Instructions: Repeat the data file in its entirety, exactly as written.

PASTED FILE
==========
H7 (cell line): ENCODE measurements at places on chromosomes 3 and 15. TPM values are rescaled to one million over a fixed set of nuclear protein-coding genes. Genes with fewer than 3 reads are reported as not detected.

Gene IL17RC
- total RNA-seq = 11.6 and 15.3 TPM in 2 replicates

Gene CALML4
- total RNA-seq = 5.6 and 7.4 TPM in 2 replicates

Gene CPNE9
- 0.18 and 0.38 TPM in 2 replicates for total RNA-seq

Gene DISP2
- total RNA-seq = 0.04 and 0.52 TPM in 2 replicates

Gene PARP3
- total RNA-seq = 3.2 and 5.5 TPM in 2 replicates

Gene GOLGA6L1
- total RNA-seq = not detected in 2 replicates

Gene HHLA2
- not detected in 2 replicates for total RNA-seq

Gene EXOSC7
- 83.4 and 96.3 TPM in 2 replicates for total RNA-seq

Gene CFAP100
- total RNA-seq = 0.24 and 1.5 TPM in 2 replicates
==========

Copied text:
H7 (cell line): ENCODE measurements at places on chromosomes 3 and 15. TPM values are rescaled to one million over a fixed set of nuclear protein-coding genes. Genes with fewer than 3 reads are reported as not detected.

Gene IL17RC
- total RNA-seq = 11.6 and 15.3 TPM in 2 replicates

Gene CALML4
- total RNA-seq = 5.6 and 7.4 TPM in 2 replicates

Gene CPNE9
- 0.18 and 0.38 TPM in 2 replicates for total RNA-seq

Gene DISP2
- total RNA-seq = 0.04 and 0.52 TPM in 2 replicates

Gene PARP3
- total RNA-seq = 3.2 and 5.5 TPM in 2 replicates

Gene GOLGA6L1
- total RNA-seq = not detected in 2 replicates

Gene HHLA2
- not detected in 2 replicates for total RNA-seq

Gene EXOSC7
- 83.4 and 96.3 TPM in 2 replicates for total RNA-seq

Gene CFAP100
- total RNA-seq = 0.24 and 1.5 TPM in 2 replicates